Do I Need a Lasting Power of Attorney?

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By Cai Bradley
Updated on Thursday 30 April 2020

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Knowing whether or not you need to set up a lasting power of attorney (LPA) can be difficult if you don’t understand what they are, their benefits and how they could protect your future. 

To help you make a decision, here’s our guide to determining if an LPA is right for you. 

What is a lasting power of attorney?  

A lasting power of attorney is also known as the following:

  • LPA

  • Power of Attorney

  • POA /P.O.A.

  • Enduring Power of Attorney

  • Ordinary Power of Attorney

  • Continuing Power of Attorney

An LPA is a legal document whereby you (the ‘donor’ or person setting up the LPA) is able to grant someone else (the ‘attorney’) the authority to help you make decisions or to make decisions on your behalf if ever you lack the mental capacity to do so yourself. 

Most people need an LPA as they get older or if they become too unwell to make their own life choices, but it must be set up while the donor is still of sound mind. This means that you must plan ahead and make an LPA while you still have full mental capacity. 

There are two main types of LPAs:  

The Health and Wellbeing LPA: Where the attorney has the authority to handle issues and affairs relating to your every-day life, such as your healthcare, what you eat, how you dress, and so on, depending on your circumstances. This is typically a friend or relative. 

The Property and Financial Affairs LPA: Where the attorney is legally authorised to manage your finances and related affairs, such as your banking, bills, tax and pensions, on your behalf. This is typically a solicitor or relative with financial expertise. 

Read more: What is a Lasting Power of Attorney?

Is it worth making a lasting power of attorney in the UK?

If you want to guarantee that your finances and your personal wellbeing will be taken care of when you reach a certain age or if you ever become ill, making an LPA is a must-do. 

The Coronavirus (Covid-19) pandemic is a prime example of how life can suddenly change without warning, whether it’s a new, fast-acting illness or an injury that affects your mental capacity to carry out simple day-to-day tasks.

It can be easy to delay setting up a LPA because you may feel totally fit and well at the moment, but it’s imperative that you put plans in place so that you are protected in the event that you start lacking the mental capacity to make your own decisions. 

The thought of being unable to manage your own affairs isn’t a pleasant one, but it’s a reality that we must prepare for.

A legally-binding LPA ensures that you maintain a good quality of life (regardless of your mental capacity) and that your best interests are always prioritised.

The benefits of a lasting power of attorney

There are many benefits to setting up a lasting power of attorney, including the following: 

Your best interests will be a priority. Decisions relating to your financial affairs and wellbeing will be controlled by people that you trust (as they are chosen by you). They are also under oath to act in your best interests.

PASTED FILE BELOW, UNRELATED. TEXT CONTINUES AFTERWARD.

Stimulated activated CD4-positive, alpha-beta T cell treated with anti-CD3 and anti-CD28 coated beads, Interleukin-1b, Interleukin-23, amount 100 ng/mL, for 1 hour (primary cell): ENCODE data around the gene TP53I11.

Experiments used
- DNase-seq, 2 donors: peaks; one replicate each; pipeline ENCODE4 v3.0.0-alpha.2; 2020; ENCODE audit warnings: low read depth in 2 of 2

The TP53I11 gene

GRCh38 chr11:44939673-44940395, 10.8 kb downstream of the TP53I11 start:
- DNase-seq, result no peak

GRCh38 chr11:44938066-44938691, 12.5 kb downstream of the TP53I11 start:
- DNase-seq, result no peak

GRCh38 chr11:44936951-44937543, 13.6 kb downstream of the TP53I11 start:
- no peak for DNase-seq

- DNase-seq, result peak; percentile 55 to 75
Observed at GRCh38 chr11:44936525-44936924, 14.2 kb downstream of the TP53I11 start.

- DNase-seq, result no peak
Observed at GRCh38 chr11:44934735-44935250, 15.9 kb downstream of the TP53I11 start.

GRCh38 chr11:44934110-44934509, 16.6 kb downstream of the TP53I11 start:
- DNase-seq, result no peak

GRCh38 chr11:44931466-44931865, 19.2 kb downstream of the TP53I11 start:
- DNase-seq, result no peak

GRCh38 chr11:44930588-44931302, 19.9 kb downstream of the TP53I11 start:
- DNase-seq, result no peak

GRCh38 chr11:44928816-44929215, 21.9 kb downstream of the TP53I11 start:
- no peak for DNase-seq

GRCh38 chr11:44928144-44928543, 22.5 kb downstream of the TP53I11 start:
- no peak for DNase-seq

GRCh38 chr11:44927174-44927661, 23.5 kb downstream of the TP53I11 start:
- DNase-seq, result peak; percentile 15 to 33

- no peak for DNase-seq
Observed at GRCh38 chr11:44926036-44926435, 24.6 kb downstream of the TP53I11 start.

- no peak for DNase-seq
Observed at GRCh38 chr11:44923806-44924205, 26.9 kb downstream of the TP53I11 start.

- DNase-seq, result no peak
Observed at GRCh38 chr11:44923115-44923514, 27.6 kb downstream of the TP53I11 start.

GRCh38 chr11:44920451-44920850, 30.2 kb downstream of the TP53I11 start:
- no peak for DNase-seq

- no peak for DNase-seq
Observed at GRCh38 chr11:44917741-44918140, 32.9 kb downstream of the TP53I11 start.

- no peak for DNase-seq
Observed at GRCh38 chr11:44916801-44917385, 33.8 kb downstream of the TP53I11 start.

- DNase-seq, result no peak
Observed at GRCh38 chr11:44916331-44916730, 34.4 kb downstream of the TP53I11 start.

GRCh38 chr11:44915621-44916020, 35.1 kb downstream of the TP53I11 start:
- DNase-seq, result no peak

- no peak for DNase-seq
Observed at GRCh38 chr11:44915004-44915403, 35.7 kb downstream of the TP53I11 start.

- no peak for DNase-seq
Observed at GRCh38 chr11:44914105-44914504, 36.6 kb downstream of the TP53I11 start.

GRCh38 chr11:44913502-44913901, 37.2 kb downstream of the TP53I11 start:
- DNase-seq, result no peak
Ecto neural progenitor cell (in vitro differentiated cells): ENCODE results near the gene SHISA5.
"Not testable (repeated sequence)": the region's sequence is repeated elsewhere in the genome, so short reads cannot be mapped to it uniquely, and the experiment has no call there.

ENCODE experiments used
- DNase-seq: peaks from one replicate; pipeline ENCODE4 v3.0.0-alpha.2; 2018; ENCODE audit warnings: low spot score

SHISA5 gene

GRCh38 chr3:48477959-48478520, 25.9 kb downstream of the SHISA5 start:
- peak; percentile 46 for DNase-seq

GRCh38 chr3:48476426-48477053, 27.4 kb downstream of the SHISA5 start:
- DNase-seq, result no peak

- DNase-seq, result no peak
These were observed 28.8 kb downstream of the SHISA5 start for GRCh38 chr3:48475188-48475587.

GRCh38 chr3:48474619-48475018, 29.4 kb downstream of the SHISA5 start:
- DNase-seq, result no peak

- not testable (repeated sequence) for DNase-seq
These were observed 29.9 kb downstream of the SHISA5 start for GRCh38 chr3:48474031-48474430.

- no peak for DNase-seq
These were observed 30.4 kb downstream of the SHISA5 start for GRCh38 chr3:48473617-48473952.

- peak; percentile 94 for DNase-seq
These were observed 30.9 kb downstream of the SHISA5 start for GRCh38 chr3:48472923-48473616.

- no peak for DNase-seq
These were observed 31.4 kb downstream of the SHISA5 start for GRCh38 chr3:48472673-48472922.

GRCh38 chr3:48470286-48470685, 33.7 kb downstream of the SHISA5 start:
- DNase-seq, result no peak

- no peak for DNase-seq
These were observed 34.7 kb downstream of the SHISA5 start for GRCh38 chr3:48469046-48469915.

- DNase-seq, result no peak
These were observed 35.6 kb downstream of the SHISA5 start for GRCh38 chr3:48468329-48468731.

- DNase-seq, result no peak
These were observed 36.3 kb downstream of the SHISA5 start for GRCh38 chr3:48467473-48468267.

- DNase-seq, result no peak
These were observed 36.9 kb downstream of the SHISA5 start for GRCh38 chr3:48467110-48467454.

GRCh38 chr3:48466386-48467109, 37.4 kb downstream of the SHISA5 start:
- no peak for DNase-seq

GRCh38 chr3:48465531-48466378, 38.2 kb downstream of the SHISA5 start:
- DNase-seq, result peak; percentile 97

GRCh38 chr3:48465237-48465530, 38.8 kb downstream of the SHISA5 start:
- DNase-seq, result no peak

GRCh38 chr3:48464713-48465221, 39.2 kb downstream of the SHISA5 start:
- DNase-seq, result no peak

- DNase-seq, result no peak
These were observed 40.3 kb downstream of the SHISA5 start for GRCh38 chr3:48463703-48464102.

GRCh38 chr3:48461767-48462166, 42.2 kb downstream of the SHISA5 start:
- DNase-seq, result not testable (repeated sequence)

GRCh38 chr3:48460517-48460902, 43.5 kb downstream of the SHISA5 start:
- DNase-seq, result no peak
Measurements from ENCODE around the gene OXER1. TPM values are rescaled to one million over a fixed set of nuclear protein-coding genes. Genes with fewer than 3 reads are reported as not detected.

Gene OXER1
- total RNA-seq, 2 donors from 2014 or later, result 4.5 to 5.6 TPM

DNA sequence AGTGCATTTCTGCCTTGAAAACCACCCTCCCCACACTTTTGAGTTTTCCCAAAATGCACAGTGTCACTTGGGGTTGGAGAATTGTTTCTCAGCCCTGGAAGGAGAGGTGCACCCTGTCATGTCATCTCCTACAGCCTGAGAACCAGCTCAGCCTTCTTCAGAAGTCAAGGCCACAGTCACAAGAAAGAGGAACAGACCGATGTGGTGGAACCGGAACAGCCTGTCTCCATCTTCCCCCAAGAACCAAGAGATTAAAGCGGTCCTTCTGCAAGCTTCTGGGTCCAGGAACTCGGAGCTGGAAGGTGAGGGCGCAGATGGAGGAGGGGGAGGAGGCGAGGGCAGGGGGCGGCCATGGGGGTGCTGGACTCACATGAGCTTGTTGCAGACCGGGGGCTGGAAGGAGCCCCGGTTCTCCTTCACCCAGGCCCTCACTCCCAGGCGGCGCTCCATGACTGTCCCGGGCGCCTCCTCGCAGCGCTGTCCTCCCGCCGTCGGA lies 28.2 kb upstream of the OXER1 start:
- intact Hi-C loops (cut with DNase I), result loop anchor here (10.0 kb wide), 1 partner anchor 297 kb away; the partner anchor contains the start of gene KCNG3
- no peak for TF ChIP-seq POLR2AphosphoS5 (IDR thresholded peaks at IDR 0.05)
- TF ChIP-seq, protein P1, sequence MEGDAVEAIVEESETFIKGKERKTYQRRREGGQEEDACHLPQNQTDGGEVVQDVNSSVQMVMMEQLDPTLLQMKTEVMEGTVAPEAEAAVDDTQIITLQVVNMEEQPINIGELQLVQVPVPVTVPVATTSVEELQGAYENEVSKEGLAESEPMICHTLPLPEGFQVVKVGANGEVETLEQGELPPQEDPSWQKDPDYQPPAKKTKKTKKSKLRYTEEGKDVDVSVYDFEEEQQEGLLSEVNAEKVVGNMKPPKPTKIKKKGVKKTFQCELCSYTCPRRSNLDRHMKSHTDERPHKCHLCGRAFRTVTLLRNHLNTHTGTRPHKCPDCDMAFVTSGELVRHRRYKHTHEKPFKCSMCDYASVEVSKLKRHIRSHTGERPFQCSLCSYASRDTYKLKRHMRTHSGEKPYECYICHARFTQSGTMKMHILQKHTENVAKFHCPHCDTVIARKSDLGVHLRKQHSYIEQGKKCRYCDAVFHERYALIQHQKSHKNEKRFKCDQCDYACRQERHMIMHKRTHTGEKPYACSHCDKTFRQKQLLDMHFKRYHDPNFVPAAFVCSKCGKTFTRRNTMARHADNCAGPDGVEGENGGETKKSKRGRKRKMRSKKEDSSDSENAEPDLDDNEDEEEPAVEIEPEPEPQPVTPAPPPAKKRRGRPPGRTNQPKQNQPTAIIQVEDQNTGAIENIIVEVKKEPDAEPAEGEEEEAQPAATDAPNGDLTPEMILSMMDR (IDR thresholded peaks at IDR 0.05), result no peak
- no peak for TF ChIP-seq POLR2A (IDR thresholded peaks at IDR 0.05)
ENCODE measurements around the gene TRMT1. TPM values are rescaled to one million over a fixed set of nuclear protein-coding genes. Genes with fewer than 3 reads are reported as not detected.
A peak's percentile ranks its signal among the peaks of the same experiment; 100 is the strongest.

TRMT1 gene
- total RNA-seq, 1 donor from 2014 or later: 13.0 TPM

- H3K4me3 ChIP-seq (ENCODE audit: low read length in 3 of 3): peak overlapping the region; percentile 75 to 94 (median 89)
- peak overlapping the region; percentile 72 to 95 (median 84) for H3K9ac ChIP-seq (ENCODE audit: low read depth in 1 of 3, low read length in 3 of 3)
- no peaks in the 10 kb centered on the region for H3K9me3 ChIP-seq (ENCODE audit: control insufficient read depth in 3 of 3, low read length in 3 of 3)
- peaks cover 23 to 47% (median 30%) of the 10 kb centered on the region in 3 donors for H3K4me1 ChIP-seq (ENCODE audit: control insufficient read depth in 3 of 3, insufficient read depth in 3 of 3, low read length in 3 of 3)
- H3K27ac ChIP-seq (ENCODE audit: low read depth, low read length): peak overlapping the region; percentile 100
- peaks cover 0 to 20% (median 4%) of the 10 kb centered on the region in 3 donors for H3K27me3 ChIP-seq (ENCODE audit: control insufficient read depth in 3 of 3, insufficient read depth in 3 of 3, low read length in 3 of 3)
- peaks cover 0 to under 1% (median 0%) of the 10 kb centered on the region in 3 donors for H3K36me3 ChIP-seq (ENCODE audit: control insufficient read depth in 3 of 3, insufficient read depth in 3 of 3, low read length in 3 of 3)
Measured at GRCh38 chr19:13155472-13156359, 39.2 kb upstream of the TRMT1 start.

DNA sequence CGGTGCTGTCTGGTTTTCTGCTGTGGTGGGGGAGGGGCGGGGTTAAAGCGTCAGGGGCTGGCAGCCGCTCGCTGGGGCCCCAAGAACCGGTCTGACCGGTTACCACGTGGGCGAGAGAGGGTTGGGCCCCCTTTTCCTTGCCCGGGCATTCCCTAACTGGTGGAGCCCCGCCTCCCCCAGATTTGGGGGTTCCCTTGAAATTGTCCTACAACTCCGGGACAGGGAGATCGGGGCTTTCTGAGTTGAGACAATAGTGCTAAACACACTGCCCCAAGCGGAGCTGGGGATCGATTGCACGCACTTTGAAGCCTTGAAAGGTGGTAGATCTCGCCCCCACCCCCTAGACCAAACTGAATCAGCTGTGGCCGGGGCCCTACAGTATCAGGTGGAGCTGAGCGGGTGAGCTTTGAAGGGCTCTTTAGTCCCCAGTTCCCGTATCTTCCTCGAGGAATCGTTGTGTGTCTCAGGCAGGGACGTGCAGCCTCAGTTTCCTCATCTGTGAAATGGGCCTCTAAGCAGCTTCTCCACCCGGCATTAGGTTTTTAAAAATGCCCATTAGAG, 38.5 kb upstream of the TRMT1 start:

You keep an element of control. Within your LPA, you can provide guidance to the attorneys and list your preferences – for example, your preferred care homes. 

It’s cheaper than the alternative options. If you don’t have an LPA in place when you lose mental capacity, an individual would need to apply to become a ‘deputy’, which is a far more expensive process. 

It provides peace of mind. As soon as you set up your LPA, you get the peace of mind in knowing that your finances and your wellbeing will be handled within your best interests if you’re ever unable to make your own decisions independently.

Do I need a lasting power of attorney if I have a will?

Writing a will is highly useful – it protects your estate and ensures that all of your assets will be distributed in line with your wishes in the event of your death – but you also need to protect yourself and your finances while you’re still alive. 

A lasting power of attorney is very different to a will and you should always consider having both in place. With a well-constructed LPA, you will have one or more people ready to help you make decisions if there is a time where you’re unable to do so yourself. 

These attorneys will be chosen by you, while you still have sound mental capacity, and will have a legal obligation to help you make decisions (or to make them on your behalf) in your best interests.

How to make a lasting power of attorney  

You should only ever set up a lasting power of attorneywith a reliable and professional legal service.

There are will-writing services online, where you simply need to register your details online to get started.

Make sure that the online company you choose has trained professionals who can offer a stress-free service and take care of everything for you, such as check the information, print the documents, send them to you for your signature (and the signatures of witnesses) and submit your LPA for official registration with the Office of the Public Guardian (OPG), as all of this is required by law for your will to be legally-binding.

For the company to submit your will to the OPG, there will be a filing fee of £82 per LPA, so just bear this in mind when it comes to working out the cost as some businesses fail to mention this in their pricing. You can do this yourself, but it will still cost £82 per LPA.

It is also vital to make sure that you provide correct information when completing your will and when filling in any contact forms online with your chosen will-writing company.

If you’re ready to make your LPA, get started today. If you need some more information and advice, be sure to read our related guides:


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